Support and implementation of cleaner energy alternatives will decrease our dependence on fossil fuels and the risk of oil spill events.

national aquarium animal rescue expert


Conservation Update: Seismic Airgun Testing

national aquarium conservation update

While the Mid-Atlantic coast has never been a hot spot for oil exploration, new technologies and pressure to cut our dependence on foreign energy sources has created renewed interest in discovering what lies just beneath the sea floor.

Recent offshore activity was cut short however in response to the 2010 Deepwater Horizon oil spill in the Gulf of Mexico. Later that year, all offshore drilling for petroleum deposits along the Mid-Atlantic coast was suspended until 2017. But 2017 is just around the corner, and oil and gas companies are requesting permission to survey for deposits under the ocean floor in anticipation of being able to drill in the near future.

The survey technique that will be used is called “seismic airgun testing.” This survey technique uses sound waves generated by an airgun aimed towards the ocean floor to determine the possible locations of petroleum deposits. The sounds waves are reflected as they reach the bottom of the sea and are sent back towards the surface. The specific signature of the reflected sound waves can be interpreted to determine the composition of the below-surface substrate.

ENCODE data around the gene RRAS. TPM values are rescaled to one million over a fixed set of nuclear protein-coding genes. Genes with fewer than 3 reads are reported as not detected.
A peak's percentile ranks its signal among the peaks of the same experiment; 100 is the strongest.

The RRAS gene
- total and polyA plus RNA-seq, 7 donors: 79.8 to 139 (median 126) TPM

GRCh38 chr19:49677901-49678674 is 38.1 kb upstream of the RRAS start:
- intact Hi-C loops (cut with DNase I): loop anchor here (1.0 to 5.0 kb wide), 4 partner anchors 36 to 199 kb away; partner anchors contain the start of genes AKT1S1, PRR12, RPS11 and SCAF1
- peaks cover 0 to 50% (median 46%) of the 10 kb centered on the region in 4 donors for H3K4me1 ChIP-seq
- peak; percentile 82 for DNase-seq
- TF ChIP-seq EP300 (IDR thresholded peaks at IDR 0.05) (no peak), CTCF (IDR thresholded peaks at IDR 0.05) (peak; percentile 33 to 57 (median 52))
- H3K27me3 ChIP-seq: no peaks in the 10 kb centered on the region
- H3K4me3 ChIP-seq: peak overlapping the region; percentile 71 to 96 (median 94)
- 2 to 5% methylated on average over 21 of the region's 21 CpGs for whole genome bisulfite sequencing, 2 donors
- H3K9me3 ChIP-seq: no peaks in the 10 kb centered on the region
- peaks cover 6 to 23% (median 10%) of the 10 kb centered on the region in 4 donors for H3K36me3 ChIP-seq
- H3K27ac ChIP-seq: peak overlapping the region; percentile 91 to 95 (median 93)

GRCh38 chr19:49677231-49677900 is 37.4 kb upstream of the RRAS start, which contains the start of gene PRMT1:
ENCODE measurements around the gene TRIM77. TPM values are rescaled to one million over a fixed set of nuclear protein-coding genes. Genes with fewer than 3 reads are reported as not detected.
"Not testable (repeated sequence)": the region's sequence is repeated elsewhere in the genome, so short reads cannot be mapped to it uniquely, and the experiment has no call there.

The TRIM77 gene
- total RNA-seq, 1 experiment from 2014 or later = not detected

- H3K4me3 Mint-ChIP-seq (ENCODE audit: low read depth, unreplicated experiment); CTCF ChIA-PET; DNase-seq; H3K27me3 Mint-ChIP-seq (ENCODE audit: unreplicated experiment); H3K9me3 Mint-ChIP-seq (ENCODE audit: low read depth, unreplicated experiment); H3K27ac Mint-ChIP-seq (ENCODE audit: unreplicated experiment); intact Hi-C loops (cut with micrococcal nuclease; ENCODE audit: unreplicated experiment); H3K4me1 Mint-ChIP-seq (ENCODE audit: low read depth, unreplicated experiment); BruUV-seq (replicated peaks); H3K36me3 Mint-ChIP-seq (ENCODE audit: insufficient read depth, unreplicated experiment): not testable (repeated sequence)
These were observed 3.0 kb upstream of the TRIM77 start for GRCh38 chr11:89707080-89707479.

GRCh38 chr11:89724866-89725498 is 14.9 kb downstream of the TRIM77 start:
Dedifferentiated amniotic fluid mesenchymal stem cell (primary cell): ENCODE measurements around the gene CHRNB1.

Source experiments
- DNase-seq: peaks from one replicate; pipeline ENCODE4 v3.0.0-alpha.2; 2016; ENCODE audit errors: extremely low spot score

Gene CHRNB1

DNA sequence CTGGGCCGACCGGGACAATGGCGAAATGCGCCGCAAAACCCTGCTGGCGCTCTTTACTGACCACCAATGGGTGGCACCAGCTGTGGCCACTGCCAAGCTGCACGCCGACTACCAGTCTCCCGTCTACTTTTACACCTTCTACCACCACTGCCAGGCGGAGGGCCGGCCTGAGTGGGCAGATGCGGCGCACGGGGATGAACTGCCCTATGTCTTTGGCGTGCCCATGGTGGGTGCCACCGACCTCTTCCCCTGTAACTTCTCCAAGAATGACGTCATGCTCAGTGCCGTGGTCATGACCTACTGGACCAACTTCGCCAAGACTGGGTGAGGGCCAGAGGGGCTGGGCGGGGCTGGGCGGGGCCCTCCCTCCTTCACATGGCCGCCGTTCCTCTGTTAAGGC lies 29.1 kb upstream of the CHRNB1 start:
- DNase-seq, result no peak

Critics of this technique are concerned that the level of noise generated by the airgun surveys is too extreme and will be harmful to marine life. They say the intensity of sound required to collect data from miles below the sea floor is so high that it has the potential to harm marine mammals, sea turtles and fish. Animals may strand, suffer from hearing loss and/or lose their ability to capture prey. At a time when hundreds of marine mammals in the region have succumbed to a deadly virus, some groups say the additional impact the surveys will have on wildlife is too great.

The U.S. Department of the Interior is currently considering accepting a draft environmental impact statement that would effectively open up the Mid-Atlantic Outer Continental Shelf (along the coast from Delaware to Florida) to seismic airgun testing. They are expected to make their decision in the spring of 2014.

If you are interested in offshore resource management or ocean wildlife, join us at the Aquarium on October 17th at 7pm, as we hear from experts on all sides of the debate regarding the need for domestic energy sources, survey techniques, current status of marine resources in the area, and the possible effects of testing on those resources!

Blast Zone Warning: Educational Forum 

WHAT: Learn more about seismic airgun testing and hear from experts: Oceana scientist Matthew Huelsenbeck, Dr. Chris Moore (Executive Director of the Mid-Atlantic Fisheries Management Council), Tommy Landers (Maryland Policy Director of the Chesapeake Climate Action Network) and other professionals in the fields of marine mammal acoustics.

WHEN: Thursday, October 17 at 7pm

WHERE: National Aquarium, 501 E. Pratt Street, Baltimore, MD 21202

This event is free and open to the public!

Laura Bankey

Sign up for AquaMail

Twitter Updates